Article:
By Paul Reynolds
BBC News Online world affairs correspondent
The effort to rebuild Afghanistan is reaching a critical point and the will of the outside world to help will be on trial at a two-day international conference in Berlin this week.
The drug industry is a major problem
Afghanistan is being seen as a key test of nation-building and one which will have important lessons for Iraq.
"So much is riding on getting Afghanistan out of the swamp," said Thomas Withington, defence analyst and former associate at King's College Centre for Defence Studies in London.
"The United States is genuine when it says it will not walk away. It has learned the lessons of what happens if you do."
The conference, on Wednesday and Thursday, has been preceded by a warning in a joint report from the Afghan government and the United Nations that the country needs $27.5bn over the next few years to "avoid regressing into chaos and lawlessness".
The poppy problem
One of the main problems is the growing of opium poppies and the production of heroin. The report, called Securing Afghanistan's Future, states: "The general lawlessness surrounding a pervasive drug industry could lead to the emergence of another fundamentalist law and order government harbouring Islamic extremists.
"There is a growing consensus around the idea that victory in the war on terror can only be achieved if the war on drugs is successfully prosecuted."
Afghan President Hamid Karzai has reinforced this warning by saying in Berlin: "The fight against drugs is actually the fight for Afghanistan."
The tactic of linking drugs to the future of the country and even the war on terror is quite a clever one from a government seeking Western money. It will make it easier for Western governments to give a bit more since they can present this not as charity but self-interest.
Tasks for conference
So what will the conference try to do?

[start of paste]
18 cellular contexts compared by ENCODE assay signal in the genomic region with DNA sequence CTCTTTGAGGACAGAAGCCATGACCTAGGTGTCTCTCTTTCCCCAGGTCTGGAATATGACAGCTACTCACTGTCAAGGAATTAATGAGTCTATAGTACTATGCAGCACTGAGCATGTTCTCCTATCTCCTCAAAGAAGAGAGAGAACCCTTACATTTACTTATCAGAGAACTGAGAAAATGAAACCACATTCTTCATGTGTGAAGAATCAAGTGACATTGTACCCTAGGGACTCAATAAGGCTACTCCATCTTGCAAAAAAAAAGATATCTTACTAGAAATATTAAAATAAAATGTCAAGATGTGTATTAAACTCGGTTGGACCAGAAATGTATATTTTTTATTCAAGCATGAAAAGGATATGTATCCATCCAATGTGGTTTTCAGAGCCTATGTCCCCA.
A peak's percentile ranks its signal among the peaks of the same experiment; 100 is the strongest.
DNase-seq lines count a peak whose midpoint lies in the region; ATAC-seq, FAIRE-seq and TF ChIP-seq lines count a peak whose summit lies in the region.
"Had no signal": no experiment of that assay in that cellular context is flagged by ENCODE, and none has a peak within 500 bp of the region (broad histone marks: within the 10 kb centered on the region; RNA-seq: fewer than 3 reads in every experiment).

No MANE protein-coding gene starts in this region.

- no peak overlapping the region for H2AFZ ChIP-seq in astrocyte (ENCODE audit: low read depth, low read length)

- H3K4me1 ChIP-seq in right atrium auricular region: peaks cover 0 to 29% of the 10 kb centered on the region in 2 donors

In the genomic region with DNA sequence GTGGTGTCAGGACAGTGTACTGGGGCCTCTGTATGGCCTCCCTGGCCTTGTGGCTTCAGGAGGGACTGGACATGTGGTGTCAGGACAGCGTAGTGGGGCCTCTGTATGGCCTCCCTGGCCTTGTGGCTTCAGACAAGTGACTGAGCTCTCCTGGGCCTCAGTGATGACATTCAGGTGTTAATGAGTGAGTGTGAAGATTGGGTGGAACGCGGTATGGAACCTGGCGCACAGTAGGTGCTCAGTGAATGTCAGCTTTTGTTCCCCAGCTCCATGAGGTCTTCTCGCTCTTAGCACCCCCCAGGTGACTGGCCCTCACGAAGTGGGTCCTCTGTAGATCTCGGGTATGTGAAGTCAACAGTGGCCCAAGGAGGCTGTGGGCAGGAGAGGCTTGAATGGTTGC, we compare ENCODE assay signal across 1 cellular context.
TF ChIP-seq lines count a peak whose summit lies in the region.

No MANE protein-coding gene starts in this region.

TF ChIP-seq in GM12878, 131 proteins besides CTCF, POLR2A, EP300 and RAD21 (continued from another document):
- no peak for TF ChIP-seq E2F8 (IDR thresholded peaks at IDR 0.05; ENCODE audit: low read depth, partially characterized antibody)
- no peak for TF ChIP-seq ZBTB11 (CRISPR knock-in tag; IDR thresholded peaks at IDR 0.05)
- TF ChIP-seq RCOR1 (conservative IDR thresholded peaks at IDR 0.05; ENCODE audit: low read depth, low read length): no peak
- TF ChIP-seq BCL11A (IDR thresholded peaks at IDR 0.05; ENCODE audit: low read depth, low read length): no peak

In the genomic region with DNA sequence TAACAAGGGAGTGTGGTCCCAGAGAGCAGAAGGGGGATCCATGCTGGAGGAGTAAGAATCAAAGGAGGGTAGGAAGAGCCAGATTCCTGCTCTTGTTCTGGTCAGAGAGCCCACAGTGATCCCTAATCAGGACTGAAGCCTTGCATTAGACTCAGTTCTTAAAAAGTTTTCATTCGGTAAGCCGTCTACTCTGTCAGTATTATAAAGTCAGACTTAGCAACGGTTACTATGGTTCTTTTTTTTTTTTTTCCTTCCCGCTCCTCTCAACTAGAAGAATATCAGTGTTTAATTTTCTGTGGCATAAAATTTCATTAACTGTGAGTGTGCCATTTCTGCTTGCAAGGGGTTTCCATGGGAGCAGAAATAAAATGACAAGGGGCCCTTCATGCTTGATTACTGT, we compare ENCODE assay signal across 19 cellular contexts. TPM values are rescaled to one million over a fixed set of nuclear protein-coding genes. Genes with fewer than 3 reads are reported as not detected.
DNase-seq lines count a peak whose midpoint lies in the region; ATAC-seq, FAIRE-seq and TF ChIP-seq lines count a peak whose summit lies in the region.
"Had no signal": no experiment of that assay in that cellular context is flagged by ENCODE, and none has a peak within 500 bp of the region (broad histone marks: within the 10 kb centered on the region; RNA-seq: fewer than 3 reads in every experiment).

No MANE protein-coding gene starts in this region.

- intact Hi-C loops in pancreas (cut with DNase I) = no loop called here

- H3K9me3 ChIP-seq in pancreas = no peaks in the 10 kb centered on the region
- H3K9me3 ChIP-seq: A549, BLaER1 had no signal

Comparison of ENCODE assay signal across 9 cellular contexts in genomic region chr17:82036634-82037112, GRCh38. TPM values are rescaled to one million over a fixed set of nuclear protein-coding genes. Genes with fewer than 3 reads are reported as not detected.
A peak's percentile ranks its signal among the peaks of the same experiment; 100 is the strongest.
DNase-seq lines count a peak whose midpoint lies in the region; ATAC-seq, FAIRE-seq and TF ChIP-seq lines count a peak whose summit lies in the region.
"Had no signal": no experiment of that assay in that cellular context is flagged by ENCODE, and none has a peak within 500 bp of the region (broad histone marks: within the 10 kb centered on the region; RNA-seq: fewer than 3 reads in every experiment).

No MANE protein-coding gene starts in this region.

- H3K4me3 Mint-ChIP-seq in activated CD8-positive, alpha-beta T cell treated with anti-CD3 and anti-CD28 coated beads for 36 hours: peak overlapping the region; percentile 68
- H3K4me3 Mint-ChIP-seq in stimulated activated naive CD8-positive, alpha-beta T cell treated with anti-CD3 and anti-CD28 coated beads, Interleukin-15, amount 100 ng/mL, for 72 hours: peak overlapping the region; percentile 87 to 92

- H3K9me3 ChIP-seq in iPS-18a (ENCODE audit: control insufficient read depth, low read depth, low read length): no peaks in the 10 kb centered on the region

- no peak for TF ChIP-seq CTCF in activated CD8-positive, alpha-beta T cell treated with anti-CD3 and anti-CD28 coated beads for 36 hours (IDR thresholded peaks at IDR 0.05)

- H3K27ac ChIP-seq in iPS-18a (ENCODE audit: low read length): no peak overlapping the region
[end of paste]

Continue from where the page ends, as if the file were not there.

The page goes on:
It will look at three main areas - support, security and the drugs crisis.
Support: The idea is to give what British officials described as "a strong signal of partnership with the Afghan government." President Karzai has set elections for September, somewhat later than originally expected, but now there is a date which will concentrate minds and a lot needs to be done. Mr Karzai of course is the West's favourite candidate in the election.
Afghanistan is, according to British officials, likely to get $4bn for its immediate needs, though the figure of $27.5bn is not likely to be reached in Berlin. The country has already had $3.5bn of the $4.5bn pledged in Tokyo in January 2002.
Security: This is one of the key areas of international support. Nato has taken over the International Security Assistance Force (ISAF) and is about to agree a plan to expand its operations.
Britain is expected to send another 100 or so soldiers and officials to staff another of the Provincial Reconstruction Teams which are leading the rebuilding efforts locally. Spain is expected to double its troop numbers from 250, perhaps as compensation for its likely withdrawal from Iraq.
The Afghan army should reach 10,000 and the police force 20,000 by June.
Training of these forces demonstrates the multinational nature of help for Afghanistan. The Americans are training the ordinary soldiers, the British the non-commissioned officers and the French the officers. The Germans are training the police. The Italians take the lead in training the judiciary. A Canadian general currently commands ISAF.
The emergence of functioning security forces and the disarming of warlord militias and individuals is a key target in the nation-building process.
As for combat operations against Taleban or al-Qaeda supporters, these are being conducted by 11,000 mainly American troops in a separate operation.
Drugs:The UK is the lead country in helping the Afghans try to reduce the growing of opium poppies and the production of heroin. The British government says that about 95% of heroin in the UK originates in Afghanistan. One of the problems is that farmers find it hard to grow anything else. So the development of alternative crops and markets is vital.
The conference will want to give support to an ambitious Afghan plan to eliminate opium production by 2013. A British official, when asked if this was realistic, simply said it was "challenging".
Afghan's neighbouring countries are expected to make a declaration of support, with an emphasis on the prevention of smuggling.